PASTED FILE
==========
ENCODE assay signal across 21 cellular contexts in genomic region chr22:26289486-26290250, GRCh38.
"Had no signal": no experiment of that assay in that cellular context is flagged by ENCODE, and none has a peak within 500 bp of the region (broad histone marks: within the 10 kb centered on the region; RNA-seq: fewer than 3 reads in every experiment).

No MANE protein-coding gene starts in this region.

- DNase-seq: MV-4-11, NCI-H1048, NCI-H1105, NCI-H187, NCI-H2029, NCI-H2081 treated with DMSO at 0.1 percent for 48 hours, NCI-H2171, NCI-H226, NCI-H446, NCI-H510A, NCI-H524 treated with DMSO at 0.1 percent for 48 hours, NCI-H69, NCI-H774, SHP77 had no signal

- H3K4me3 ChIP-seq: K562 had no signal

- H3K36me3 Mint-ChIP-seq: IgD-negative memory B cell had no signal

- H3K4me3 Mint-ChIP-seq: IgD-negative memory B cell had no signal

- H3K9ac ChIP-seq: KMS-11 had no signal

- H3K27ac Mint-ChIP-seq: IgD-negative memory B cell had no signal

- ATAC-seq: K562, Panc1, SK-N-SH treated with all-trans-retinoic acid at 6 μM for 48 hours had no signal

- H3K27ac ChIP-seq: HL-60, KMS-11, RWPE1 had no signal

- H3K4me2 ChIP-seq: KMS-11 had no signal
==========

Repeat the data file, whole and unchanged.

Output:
ENCODE assay signal across 21 cellular contexts in genomic region chr22:26289486-26290250, GRCh38.
"Had no signal": no experiment of that assay in that cellular context is flagged by ENCODE, and none has a peak within 500 bp of the region (broad histone marks: within the 10 kb centered on the region; RNA-seq: fewer than 3 reads in every experiment).

No MANE protein-coding gene starts in this region.

- DNase-seq: MV-4-11, NCI-H1048, NCI-H1105, NCI-H187, NCI-H2029, NCI-H2081 treated with DMSO at 0.1 percent for 48 hours, NCI-H2171, NCI-H226, NCI-H446, NCI-H510A, NCI-H524 treated with DMSO at 0.1 percent for 48 hours, NCI-H69, NCI-H774, SHP77 had no signal

- H3K4me3 ChIP-seq: K562 had no signal

- H3K36me3 Mint-ChIP-seq: IgD-negative memory B cell had no signal

- H3K4me3 Mint-ChIP-seq: IgD-negative memory B cell had no signal

- H3K9ac ChIP-seq: KMS-11 had no signal

- H3K27ac Mint-ChIP-seq: IgD-negative memory B cell had no signal

- ATAC-seq: K562, Panc1, SK-N-SH treated with all-trans-retinoic acid at 6 μM for 48 hours had no signal

- H3K27ac ChIP-seq: HL-60, KMS-11, RWPE1 had no signal

- H3K4me2 ChIP-seq: KMS-11 had no signal